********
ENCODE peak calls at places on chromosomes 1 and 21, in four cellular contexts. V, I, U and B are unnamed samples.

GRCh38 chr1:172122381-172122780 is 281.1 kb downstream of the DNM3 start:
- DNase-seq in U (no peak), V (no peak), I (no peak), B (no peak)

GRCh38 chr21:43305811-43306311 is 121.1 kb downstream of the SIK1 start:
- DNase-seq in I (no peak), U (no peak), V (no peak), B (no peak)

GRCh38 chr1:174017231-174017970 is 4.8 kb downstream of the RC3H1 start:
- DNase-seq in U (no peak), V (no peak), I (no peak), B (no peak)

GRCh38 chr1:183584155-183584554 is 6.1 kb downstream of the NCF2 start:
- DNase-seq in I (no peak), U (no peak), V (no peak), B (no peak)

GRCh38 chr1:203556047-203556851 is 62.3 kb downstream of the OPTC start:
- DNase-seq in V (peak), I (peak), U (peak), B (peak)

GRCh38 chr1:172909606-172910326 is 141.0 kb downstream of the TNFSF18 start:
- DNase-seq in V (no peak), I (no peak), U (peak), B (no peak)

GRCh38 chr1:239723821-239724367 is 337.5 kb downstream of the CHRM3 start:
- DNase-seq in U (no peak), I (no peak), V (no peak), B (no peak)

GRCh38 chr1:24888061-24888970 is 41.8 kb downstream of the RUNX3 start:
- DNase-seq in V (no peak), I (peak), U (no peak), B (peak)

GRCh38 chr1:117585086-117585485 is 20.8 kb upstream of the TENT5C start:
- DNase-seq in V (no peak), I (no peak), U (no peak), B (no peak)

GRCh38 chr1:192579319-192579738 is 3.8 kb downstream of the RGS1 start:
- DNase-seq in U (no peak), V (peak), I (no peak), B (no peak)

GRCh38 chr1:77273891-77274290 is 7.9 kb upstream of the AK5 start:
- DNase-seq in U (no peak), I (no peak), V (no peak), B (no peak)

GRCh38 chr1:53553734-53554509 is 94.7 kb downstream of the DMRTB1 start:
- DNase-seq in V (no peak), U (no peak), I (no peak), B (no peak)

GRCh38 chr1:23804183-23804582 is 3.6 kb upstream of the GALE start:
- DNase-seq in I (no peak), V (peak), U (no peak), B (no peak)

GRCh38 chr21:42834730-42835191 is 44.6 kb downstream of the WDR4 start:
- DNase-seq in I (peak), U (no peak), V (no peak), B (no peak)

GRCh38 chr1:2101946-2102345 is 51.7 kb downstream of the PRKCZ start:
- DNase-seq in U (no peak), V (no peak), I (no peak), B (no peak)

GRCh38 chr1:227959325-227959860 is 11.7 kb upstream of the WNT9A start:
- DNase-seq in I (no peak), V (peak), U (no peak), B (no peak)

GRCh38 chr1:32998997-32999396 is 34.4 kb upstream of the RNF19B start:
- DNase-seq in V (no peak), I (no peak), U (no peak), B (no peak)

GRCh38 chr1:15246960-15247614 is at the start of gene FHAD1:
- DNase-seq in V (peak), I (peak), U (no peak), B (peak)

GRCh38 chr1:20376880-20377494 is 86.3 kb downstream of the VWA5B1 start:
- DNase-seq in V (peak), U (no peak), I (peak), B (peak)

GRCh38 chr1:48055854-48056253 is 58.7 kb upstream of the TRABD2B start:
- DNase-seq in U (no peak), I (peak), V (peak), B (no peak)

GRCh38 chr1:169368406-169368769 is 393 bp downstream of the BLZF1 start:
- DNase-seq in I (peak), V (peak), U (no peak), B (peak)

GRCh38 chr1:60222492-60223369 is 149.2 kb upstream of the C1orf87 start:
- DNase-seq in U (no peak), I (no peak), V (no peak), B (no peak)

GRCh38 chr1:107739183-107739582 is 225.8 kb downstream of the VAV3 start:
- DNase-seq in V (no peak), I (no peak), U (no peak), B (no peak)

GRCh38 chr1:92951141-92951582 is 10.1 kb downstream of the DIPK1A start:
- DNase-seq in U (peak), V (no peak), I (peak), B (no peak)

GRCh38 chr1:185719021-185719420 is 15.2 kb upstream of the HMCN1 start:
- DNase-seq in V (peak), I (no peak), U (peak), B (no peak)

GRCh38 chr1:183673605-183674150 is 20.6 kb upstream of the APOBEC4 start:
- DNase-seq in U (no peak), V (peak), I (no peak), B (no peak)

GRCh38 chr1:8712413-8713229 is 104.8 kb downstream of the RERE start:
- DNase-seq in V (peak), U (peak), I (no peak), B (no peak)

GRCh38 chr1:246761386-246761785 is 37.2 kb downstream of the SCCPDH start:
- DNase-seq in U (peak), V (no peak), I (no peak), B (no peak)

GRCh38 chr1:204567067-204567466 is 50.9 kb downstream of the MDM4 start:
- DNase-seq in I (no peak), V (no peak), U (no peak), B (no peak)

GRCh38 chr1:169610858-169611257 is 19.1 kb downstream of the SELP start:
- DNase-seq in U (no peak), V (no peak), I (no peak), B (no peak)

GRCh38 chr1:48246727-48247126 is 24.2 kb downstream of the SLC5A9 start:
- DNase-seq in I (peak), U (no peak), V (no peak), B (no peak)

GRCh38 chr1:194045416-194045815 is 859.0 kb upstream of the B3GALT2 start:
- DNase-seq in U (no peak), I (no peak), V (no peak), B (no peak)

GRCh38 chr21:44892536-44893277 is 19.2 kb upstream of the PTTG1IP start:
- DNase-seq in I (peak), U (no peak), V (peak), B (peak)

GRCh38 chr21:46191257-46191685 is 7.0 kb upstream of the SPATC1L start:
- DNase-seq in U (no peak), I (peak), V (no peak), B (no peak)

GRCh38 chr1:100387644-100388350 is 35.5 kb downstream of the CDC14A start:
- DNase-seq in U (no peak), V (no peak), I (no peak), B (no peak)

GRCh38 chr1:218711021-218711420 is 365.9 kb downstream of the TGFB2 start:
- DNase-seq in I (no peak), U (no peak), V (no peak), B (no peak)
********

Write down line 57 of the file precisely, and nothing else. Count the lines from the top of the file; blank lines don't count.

- DNase-seq in U (peak), V (no peak), I (no peak), B (no peak)